6. Caregiver assessment refers to an ongoing iterative process of gathering information that describes a family caregiving situation and identifies the particular issues, needs, resources, and strengths of the family caregiver.

B.  Etiology and/or epidemiology of risk factors associated with unhealthy caregiving transitions

  1. Just being a caregiver puts an individual at increased risk of higher levels of stress and depression and lower levels of subjective well-being and physical health (Pinquart & Sörensen, 2006a, 2007; Vitaliano et al., 2003).
  2. Female caregivers on average provide more direct care and report higher levels of burden and depression (Cohen et al., 2017; Cook & Cohen, 2018; Gitlin et al., 2003; Riffin et al., 2019). LGBTQ caregivers report more financial concerns, loneliness, and declining physical health than non-LGBTQ caregivers and are wary of revealing their orientation/gender to their providers (Fredriksen-Goldsen et al., 2011).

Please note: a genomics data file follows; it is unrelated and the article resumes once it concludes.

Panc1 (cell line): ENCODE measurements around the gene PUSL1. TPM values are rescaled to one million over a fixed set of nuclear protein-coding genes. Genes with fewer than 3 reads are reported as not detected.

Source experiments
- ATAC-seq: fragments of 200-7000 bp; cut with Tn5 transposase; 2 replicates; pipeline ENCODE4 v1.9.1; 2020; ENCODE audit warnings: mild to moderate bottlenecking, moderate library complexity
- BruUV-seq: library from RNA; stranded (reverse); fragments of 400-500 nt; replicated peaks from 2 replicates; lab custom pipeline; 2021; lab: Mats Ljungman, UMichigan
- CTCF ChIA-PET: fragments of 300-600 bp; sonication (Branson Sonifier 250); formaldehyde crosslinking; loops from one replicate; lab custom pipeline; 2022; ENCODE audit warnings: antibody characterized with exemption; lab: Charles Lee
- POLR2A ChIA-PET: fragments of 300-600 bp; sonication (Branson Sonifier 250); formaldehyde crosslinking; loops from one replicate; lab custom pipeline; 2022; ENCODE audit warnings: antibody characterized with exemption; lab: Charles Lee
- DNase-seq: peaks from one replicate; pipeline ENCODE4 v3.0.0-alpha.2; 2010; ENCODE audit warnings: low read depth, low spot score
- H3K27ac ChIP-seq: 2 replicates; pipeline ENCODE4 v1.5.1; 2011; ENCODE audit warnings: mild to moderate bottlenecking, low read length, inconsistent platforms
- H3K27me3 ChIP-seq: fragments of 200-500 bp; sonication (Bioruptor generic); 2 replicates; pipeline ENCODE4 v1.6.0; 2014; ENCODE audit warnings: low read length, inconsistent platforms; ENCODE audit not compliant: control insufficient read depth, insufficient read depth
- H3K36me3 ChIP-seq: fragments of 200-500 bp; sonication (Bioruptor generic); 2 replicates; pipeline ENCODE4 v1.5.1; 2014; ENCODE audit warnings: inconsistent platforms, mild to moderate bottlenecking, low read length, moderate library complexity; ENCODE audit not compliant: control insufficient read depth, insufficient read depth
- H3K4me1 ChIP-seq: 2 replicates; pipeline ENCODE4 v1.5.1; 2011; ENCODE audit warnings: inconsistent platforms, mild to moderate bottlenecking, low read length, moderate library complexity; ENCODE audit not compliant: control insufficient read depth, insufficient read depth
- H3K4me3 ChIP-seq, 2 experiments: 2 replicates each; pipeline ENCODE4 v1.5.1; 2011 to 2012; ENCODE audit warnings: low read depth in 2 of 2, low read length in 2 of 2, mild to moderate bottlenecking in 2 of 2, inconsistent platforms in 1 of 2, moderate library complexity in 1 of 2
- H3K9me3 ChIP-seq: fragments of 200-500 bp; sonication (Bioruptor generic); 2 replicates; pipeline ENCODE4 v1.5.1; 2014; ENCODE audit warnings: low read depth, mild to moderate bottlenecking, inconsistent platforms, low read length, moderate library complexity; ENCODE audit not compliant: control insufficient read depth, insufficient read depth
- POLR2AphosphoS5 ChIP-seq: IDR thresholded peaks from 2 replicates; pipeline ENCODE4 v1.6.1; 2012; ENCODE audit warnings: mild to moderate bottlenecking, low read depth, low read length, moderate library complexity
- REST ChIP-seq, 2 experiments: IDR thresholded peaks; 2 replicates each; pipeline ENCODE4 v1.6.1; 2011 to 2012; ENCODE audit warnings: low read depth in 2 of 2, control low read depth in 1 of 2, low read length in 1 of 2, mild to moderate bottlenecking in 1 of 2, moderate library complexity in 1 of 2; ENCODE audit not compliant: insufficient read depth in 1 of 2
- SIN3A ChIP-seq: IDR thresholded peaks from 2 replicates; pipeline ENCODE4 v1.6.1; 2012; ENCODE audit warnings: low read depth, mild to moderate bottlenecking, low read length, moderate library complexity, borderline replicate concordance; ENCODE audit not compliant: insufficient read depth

3. Ethnic minority caregivers provide more care, use less formal services, and report worse physical health than White caregivers (Cohen et al., 2017; Cook & Cohen, 2018; Cook et al., 2018; Dilworth-Anderson et al., 2002; NAC & AARP, 2015; Pinquart & Sörensen, 2006a, 2007).
  4. African American caregivers experience less stress and depression and get more rewards from caregiving than White caregivers (Cohen et al., 2017; Cook et al., 2018; Cuellar, 2002; Dilworth-Anderson et al., 2002; Gitlin et al., 2003; Haley et al., 2004; Pinquart & Sörensen, 2004), but younger or nonspouse caregivers do not respond as well to interventions (Belle et al., 2006; C. C. Lee et al., 2010).
  5. Hispanic and Asian American caregivers exhibit more depression (Gitlin et al., 2003; Pinquart & Sörensen, 2004) and emotional drain (Anthony et al., 2017), particularly among young Hispanic caregivers (C. C. Lee et al., 2010). But Hispanic and African American caregivers report more positive aspects of caregiving (Roth et al., 2015).